Reply
  4. yousra
    March 30, 2012 at 8:24 pm

    amazing,objective analysis…

    Reply
  5. kathie
    March 31, 2012 at 2:12 am

    If you think a condition is not permanent, you get all you can while you can and hope for the best. You need a head to direct the body. Where is the head?

    Reply
  6. Ulla Lauridsen
    March 31, 2012 at 10:46 am

    My heart ache for you, Sandmonkey, because you are obviously one of the few very good apples.
    But seen from a distance, it is so obvious to me: Your problems as a nation – and you can extend this to a lot of other islamic nations – is that a lot of people grow up learning to fear only external controls, punishment and reprobation. They do not internalize real values, a personal morality or conscience. And thus they will do anything they can get away with when external controls are loosened or they themselves get into a position of power (like a policeman or politician).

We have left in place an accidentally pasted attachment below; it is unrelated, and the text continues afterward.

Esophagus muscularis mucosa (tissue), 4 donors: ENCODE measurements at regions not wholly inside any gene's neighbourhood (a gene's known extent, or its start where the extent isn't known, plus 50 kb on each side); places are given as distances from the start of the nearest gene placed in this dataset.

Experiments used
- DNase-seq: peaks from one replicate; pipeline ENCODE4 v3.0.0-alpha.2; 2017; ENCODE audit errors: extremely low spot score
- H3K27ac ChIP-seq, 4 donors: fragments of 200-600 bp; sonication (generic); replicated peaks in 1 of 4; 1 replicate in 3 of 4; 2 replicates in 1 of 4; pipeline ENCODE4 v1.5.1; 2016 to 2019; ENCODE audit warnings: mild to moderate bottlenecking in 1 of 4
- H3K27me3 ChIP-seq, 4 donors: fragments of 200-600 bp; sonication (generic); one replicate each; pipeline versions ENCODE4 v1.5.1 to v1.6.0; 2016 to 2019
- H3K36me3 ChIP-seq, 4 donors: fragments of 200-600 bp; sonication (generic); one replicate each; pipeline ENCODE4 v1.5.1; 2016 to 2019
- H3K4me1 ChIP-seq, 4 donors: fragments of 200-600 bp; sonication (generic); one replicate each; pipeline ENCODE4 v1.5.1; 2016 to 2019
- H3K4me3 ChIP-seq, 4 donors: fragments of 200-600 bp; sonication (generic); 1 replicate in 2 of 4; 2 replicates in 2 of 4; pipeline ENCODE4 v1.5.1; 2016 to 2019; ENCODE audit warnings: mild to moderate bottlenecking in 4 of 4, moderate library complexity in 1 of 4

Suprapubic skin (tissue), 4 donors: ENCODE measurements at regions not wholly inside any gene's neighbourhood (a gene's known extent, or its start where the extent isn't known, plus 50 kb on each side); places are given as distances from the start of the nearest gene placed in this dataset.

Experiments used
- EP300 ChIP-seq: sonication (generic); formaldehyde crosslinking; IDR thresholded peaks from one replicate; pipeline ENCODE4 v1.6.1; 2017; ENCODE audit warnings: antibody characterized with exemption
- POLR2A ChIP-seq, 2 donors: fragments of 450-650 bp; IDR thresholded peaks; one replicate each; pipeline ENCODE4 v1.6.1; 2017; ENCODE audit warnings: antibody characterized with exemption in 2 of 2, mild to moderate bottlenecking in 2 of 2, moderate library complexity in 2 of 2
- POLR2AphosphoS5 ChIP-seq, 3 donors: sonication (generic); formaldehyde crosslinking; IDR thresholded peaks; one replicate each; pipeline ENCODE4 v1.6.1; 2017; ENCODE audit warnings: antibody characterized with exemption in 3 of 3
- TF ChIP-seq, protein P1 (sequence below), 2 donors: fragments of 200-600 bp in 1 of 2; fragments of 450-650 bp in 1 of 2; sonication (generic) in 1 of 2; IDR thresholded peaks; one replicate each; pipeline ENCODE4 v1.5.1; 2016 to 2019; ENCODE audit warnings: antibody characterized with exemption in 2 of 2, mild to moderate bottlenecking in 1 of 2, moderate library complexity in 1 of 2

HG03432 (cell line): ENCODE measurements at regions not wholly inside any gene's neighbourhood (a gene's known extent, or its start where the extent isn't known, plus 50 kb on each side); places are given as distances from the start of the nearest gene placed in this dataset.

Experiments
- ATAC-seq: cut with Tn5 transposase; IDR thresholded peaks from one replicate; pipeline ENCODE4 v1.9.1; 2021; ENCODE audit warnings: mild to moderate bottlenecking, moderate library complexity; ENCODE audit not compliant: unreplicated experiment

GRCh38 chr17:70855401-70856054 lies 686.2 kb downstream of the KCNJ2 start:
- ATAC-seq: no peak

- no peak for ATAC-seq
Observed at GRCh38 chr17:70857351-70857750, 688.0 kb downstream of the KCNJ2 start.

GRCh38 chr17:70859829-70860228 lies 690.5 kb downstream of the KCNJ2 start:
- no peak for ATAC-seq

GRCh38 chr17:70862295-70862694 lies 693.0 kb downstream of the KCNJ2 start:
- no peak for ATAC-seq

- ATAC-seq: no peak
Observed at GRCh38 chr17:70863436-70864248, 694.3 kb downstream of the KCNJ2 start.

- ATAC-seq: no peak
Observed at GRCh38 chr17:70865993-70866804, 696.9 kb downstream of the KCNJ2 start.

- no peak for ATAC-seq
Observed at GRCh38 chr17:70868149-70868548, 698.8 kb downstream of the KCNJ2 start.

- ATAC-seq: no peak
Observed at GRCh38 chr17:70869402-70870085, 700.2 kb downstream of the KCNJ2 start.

I really think this has something to do with your culture – the individual being made responsible to his father, his family, his clan or whatever, but never being asked, as a child or young man: What do you think is right?

    Reply
    • Yogi
      March 31, 2012 at 12:04 pm

      Ulla,

      I think that is the crux of the matter. I think the issue can be stated in terms of a collectivist culture, that nurtures complete obedience and a high level of loyalty to the group (family, clan, religion, ethnicity) at the expense of developing the individual.

      This is also the basic conflict between Western and Eastern culture. One culture exalts and nurtures the individual, the other exalts the collective and does anything it can to preserve it, crushing the individual in the process.

      If there is no individual there can be no personal responsibility, accountability or morality.

      Reply
  7. yqxo